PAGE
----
The project is organizationally separate from the hospital but collaborates fully with it in referrals and has space in the hospital wing built by the Dominican Sisters. A full-time nurse paid by the hospital works with the project, while the groups full-time coordinator is paid a small honorarium from project funds provided by the Swiss NGO Solidarmed. A smaller honorarium is also provided to a volunteer who helps the nurse and coordinator.
The projects comprehensive approach includes three main elements:
· home-based care for AIDS patients;
· support groups for HIV-positive people; and
· awareness and prevention for general public and target groups.
The first two are aimed at meeting the medical, social, and emotional needs of persons with HIV/AIDS. The third focuses on encouraging local society to take greater responsibility in accepting and caring for its HIV-positive members.
The home-based care element of the project begins with the identification of clients. This occurs mainly in hospital through the admissions process or as a result of HIV testing. If diagnosed as HIV-positive, the individual receives counselling sessions that include assessment of individual needs and wishes. This assessment helps identify appropriate follow-up procedures once the patient has been discharged from hospital.
When patients are ready to go home, a letter is provided from the hospital to the patients nearest local clinic and to the care giver and relatives. This letter confirms that the patient has been discharged for home care.
A volunteer, who has been trained as a community-based care giver, undertakes follow-up at home. Each client is visited once a week. The reports written by the volunteer following the visit are used by the project coordinator at the hospital to decide whether a home visit by a qualified nurse is needed.
Nursing materials and drugs used in the home care service are mostly provided by the Ministry of Health.
Self-care and family care givers
Many patients diagnosed with HIV are mobile and able to take care of themselves. These people receive self-care training in nutrition, hygiene, and techniques such as caring for HIV-related skin problems. The patient also receives training in positive living - taking on a forward-looking, optimistic attitude to life.
When a person needs a greater degree of care and has come to St Theresas for in-patient treatment, her or his family is asked to send a member over the age of 12 to take home-care training while the patient is in hospital. This relative is usually chosen in the traditional way by decision of the entire family, and is generally a female member relative (wife, mother, daughter or cousin.) About one in ten of the care-giver relatives are male (fathers, husbands or sons. If coming from far away, the relative is able to stay in a guest house operated by the hospital during the training.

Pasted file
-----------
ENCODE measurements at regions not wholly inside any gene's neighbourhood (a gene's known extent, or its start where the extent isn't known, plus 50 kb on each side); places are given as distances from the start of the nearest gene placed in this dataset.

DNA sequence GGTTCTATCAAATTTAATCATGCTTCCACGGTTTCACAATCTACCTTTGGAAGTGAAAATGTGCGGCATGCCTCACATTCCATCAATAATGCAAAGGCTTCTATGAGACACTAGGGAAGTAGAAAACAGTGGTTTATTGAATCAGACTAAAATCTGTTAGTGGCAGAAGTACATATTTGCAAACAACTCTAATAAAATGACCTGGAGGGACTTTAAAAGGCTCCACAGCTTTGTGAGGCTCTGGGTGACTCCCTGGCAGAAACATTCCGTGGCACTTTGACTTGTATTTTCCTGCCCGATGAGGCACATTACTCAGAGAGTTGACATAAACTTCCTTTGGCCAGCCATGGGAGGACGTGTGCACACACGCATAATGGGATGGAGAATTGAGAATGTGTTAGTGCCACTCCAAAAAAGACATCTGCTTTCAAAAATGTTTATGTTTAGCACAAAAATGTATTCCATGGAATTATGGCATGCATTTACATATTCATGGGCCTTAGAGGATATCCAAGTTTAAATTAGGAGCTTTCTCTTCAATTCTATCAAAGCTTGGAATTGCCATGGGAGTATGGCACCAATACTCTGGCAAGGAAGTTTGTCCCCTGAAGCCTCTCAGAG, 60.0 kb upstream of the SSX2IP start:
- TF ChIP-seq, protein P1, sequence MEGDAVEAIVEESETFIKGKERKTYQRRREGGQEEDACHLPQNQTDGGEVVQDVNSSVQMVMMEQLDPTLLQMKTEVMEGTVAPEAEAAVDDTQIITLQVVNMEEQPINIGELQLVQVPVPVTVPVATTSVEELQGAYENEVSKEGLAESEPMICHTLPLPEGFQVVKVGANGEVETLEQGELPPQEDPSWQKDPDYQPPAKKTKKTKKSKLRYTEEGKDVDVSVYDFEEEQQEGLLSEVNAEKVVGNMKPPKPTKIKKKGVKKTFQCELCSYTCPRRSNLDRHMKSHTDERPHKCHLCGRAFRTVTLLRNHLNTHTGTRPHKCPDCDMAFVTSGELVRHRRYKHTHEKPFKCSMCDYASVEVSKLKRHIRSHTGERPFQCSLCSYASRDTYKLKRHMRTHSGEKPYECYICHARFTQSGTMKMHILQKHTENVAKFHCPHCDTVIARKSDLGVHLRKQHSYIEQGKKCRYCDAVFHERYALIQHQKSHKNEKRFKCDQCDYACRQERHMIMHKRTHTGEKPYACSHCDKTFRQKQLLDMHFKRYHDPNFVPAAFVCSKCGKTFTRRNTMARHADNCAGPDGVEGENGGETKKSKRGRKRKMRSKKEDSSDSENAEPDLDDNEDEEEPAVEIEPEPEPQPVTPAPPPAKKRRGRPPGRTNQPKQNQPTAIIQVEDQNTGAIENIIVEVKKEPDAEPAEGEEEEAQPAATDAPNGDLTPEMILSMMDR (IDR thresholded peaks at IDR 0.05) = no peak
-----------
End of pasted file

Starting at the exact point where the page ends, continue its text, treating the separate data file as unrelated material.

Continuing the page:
Like self-care patients, family care givers receive training in nutrition, hygiene, oral rehydration and control of simple infections.
Volunteer care givers
Most of the projects volunteer home care givers are recruited through the Districts church parish councils and other base-level religious organizations. Criteria which guide the councils in their recruitment of these volunteers include compassion and willingness to provide spiritual support and care where needed. Most of the volunteers are HIV-positive themselves, though an increasing number are relatives of infected persons. There are currently about 30 volunteers in Chirumhanzu.
Basic training is given in workshops that are supplemented occasionally with refresher courses. The basic course teaches how to provide care and supervise the home care provided by family members.
The supervision of these volunteers is the responsibility of the project administrator and a qualified nurse. Concerns about individual clients are normally included in the reports written by the volunteers after their weekly home visit, and these can be discussed immediately with the administrator depending on their urgency. Meetings of all volunteer care givers are held once a month in order to address more general problems.
Some incentive is provided to volunteers in the form of monthly pocket money. Since the actual sum of Z$8 is only enough to buy a small item such as a bar of soap, most volunteers prefer to receive the years pocket money in a lump sum. In addition, refresher workshops and monthly meetings at St. Theresas are used partly as a way of thanking and motivating volunteers by providing a good meal and a social gathering.
The project has also created a number of support groups in the district. There are currently six groups with 12 to 22 persons in each group that come together each week on Thursdays. The numbers depend largely on how dense the population is in each groups village area, since there is no bus service to villages and members must walk to the support group meetings. Members learn about the groups through referral by the hospital or through word of mouth, and membership is, of course, entirely voluntary. One of the focuses of the support groups is to increase the economic self-reliance of members by teaching sewing (by hand and by machine) and gardening skills. People within some groups are also involved in raising chickens together. Where such productive activities are underway, the groups appoint a small committee to oversee the work and to organize monthly meetings of those involved.
Etta Dendere is the Chirumhanzu Home-based Care Projects coordinator: